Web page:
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Business Leaders' Health and Safety Forum executive director Francois Barton was talking about a company’s responsibility for mental wellbeing in the workplace.
Mr Barton believed it was a hidden pandemic and it was only getting worse as Covid-19 put pressure on an already bad situation.
The Wellington-based executive has spent 15 years working in the health and safety area, which included working for the Department of Labour in the mid-2000s and for WorkSafe.
Next week, Mr Barton is hosting two workshops with the Institute of Directors in Dunedin and Invercargill, focusing on what organisations and businesses can do to support the wellbeing of staff.
It was a "critical obligation" for business leaders to understand how the work their staff were doing helped or hindered their mental wellbeing, Mr Barton said.
While mental wellbeing was becoming a conversation often had in the workplace, business leaders were still challenged about how they could step into that space appropriately.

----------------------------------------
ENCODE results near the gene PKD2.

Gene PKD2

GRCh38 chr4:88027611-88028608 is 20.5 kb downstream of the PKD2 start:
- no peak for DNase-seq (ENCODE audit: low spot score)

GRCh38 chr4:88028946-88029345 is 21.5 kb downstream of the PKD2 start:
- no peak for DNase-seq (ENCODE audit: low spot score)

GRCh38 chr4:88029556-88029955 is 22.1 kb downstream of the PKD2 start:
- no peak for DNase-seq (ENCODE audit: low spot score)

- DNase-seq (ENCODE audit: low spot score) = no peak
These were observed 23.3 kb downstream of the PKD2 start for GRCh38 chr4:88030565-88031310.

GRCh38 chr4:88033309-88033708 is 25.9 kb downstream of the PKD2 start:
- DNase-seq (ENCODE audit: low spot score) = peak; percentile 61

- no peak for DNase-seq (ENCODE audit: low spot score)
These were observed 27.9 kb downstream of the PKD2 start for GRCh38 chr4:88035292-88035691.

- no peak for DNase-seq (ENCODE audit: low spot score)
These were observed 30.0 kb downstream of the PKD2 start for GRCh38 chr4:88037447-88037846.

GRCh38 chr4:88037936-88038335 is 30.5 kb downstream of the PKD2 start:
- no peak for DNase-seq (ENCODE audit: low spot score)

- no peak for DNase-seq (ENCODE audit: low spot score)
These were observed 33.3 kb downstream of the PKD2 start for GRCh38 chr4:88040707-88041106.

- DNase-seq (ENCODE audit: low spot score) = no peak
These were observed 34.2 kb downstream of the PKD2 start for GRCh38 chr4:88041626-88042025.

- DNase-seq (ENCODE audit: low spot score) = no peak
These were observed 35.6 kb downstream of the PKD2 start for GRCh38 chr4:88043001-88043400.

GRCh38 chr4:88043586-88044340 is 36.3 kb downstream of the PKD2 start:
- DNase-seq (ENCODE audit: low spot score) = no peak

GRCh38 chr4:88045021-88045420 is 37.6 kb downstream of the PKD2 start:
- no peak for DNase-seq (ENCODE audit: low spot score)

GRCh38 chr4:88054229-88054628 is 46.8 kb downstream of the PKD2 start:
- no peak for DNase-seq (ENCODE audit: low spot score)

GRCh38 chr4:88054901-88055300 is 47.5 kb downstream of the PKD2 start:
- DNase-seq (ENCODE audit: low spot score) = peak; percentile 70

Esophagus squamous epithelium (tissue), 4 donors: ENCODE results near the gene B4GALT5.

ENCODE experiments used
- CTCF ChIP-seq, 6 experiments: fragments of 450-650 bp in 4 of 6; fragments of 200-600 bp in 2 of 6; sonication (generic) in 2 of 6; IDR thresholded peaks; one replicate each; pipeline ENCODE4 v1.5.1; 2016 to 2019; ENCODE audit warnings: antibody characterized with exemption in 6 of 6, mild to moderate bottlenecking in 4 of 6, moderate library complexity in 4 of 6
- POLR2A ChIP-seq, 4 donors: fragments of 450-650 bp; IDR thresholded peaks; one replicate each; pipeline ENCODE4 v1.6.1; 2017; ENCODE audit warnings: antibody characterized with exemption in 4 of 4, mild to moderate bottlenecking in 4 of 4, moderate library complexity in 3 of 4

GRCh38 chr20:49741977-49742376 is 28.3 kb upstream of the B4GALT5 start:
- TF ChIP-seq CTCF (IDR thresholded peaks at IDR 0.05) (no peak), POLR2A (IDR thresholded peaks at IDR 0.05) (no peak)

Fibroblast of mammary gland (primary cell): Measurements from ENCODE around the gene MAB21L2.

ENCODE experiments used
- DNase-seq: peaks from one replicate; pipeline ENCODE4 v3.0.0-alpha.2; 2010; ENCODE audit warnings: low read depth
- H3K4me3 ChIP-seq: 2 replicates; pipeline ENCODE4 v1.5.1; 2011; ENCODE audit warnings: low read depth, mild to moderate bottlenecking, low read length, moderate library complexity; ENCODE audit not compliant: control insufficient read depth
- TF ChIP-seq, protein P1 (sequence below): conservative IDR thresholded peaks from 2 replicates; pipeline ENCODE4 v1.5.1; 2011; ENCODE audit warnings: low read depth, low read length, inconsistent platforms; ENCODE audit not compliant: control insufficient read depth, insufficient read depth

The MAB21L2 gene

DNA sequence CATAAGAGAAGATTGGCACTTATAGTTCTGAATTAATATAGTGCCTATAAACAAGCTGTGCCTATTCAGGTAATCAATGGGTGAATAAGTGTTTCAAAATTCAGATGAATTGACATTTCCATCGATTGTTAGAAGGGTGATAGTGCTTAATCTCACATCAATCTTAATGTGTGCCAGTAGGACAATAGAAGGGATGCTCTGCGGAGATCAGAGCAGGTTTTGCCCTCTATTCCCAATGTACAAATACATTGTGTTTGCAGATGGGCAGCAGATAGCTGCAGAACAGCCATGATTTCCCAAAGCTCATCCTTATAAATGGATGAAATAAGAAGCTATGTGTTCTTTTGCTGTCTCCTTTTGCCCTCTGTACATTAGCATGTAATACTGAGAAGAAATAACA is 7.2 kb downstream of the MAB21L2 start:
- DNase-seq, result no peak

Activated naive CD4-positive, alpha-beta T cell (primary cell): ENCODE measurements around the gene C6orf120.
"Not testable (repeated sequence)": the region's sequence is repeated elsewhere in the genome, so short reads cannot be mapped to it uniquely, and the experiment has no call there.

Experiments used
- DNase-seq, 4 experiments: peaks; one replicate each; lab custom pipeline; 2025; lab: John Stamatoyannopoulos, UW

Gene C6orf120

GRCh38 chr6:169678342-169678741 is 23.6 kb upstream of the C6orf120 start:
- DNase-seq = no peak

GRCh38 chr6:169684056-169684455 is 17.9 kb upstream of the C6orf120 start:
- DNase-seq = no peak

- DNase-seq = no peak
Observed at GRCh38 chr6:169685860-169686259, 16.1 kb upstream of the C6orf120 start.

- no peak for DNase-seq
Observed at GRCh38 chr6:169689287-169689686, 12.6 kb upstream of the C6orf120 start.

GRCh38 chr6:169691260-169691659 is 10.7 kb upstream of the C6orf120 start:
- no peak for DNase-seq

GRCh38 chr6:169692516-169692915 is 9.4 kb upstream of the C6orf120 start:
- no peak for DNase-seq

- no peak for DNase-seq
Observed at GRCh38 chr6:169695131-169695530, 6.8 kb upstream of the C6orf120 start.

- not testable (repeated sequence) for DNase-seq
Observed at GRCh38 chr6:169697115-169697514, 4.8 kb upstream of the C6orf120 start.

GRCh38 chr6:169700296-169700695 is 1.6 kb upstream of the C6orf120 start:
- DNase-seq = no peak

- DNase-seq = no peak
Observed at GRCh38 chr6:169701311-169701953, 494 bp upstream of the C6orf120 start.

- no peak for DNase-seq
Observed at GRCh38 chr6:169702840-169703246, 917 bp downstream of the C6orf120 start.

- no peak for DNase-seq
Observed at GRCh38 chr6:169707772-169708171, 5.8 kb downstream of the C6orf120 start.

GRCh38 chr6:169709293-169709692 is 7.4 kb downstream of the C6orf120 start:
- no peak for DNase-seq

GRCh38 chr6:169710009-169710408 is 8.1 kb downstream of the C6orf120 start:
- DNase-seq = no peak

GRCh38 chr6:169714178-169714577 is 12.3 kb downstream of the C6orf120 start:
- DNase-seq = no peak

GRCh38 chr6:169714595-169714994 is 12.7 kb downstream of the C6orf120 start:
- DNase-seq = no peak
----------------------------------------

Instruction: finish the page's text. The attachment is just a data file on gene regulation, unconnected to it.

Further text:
There was no doubt the workplace had changed over the past 18 months.
"The idea of your entire workforce working from home 20 months ago would have been seemed stupid, and flexible working arrangements and the distance we have come with that is incredible.
"When we have to, we are able to adapt and redesign how we work quickly and successfully," Mr Barton said.
The key was now for businesses to apply that same adaptable leadership to mental wellbeing and "find the vaccine for mentally healthy work".
Improving workload and work-pace, introducing flexible arrangements and creating purposeful work would achieve a lot of individual benefits, which would then help improve the whole workplace.
"It will produce productivity, innovation and in a tight labour market, being a mentally healthy employer will come as a premium," he said.
Mr Barton described it as a office building with a lot of hazards.
"If you walked into an office and there was a whole lot of live wires sticking out of the walls and sticking out of the floor was steel reinforcing rods, it would be unacceptable to say on the way out ‘here is a bunch of Band-Aids to stop the bleeding," he said.
The mental health space was still focusing on patching people up and pushing them back into the same environment.
The focus had to shift to redesigning the work "so we can get rid of the metaphorical live electric wires", Mr Barton said.